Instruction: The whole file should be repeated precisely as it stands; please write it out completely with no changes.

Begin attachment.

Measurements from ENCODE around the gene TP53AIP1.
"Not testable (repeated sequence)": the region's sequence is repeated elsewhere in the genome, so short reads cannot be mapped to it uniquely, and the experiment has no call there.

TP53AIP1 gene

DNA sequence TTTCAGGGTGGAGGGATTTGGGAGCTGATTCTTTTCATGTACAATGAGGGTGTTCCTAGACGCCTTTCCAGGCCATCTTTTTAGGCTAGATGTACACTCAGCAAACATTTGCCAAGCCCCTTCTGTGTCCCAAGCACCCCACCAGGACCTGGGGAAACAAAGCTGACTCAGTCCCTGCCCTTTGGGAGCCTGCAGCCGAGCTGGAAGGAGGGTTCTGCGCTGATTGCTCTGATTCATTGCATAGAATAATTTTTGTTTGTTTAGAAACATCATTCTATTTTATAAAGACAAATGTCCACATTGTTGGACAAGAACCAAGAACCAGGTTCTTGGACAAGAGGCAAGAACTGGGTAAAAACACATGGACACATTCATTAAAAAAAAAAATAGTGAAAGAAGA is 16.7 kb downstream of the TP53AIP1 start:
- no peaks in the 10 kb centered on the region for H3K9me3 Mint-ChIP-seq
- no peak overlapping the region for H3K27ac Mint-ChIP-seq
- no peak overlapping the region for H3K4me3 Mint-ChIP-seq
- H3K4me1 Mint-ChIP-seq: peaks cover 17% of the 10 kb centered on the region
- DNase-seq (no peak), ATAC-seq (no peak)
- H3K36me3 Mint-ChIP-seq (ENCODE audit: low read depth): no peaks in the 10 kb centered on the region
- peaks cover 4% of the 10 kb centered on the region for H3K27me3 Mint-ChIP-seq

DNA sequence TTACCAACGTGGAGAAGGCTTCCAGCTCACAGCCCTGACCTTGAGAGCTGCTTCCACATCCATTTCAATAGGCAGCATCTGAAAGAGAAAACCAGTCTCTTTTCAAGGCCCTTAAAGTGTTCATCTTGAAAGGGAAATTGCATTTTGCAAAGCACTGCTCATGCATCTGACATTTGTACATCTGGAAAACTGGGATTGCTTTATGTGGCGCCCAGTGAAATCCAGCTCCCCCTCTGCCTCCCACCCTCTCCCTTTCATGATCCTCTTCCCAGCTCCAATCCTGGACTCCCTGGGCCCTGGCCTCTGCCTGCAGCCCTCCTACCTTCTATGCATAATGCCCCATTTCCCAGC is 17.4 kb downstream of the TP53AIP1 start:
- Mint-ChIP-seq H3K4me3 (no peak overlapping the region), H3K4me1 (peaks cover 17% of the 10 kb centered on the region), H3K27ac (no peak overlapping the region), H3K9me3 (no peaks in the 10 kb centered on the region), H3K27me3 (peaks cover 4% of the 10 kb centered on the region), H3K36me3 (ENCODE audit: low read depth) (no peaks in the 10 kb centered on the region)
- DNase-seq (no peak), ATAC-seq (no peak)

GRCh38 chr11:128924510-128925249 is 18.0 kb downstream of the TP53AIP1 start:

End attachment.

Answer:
Measurements from ENCODE around the gene TP53AIP1.
"Not testable (repeated sequence)": the region's sequence is repeated elsewhere in the genome, so short reads cannot be mapped to it uniquely, and the experiment has no call there.

TP53AIP1 gene

DNA sequence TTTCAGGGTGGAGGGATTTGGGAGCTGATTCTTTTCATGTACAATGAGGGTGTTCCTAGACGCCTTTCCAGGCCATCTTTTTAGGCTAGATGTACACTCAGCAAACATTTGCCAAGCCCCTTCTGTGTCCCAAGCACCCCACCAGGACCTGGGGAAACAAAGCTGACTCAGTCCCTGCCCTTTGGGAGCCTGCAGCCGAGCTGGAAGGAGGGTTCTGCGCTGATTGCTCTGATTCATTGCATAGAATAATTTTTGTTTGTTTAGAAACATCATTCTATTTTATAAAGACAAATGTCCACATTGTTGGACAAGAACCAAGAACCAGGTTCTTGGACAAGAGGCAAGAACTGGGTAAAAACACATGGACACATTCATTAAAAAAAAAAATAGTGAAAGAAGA is 16.7 kb downstream of the TP53AIP1 start:
- no peaks in the 10 kb centered on the region for H3K9me3 Mint-ChIP-seq
- no peak overlapping the region for H3K27ac Mint-ChIP-seq
- no peak overlapping the region for H3K4me3 Mint-ChIP-seq
- H3K4me1 Mint-ChIP-seq: peaks cover 17% of the 10 kb centered on the region
- DNase-seq (no peak), ATAC-seq (no peak)
- H3K36me3 Mint-ChIP-seq (ENCODE audit: low read depth): no peaks in the 10 kb centered on the region
- peaks cover 4% of the 10 kb centered on the region for H3K27me3 Mint-ChIP-seq

DNA sequence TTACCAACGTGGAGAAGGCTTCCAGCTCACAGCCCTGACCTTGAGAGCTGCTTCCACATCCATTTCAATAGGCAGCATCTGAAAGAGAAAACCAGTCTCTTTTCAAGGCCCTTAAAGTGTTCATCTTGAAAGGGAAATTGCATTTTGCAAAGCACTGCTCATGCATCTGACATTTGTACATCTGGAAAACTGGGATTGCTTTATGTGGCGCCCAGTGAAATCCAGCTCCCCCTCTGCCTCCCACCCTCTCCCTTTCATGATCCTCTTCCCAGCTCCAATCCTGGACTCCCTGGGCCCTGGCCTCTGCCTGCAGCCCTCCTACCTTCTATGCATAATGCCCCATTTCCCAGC is 17.4 kb downstream of the TP53AIP1 start:
- Mint-ChIP-seq H3K4me3 (no peak overlapping the region), H3K4me1 (peaks cover 17% of the 10 kb centered on the region), H3K27ac (no peak overlapping the region), H3K9me3 (no peaks in the 10 kb centered on the region), H3K27me3 (peaks cover 4% of the 10 kb centered on the region), H3K36me3 (ENCODE audit: low read depth) (no peaks in the 10 kb centered on the region)
- DNase-seq (no peak), ATAC-seq (no peak)

GRCh38 chr11:128924510-128925249 is 18.0 kb downstream of the TP53AIP1 start: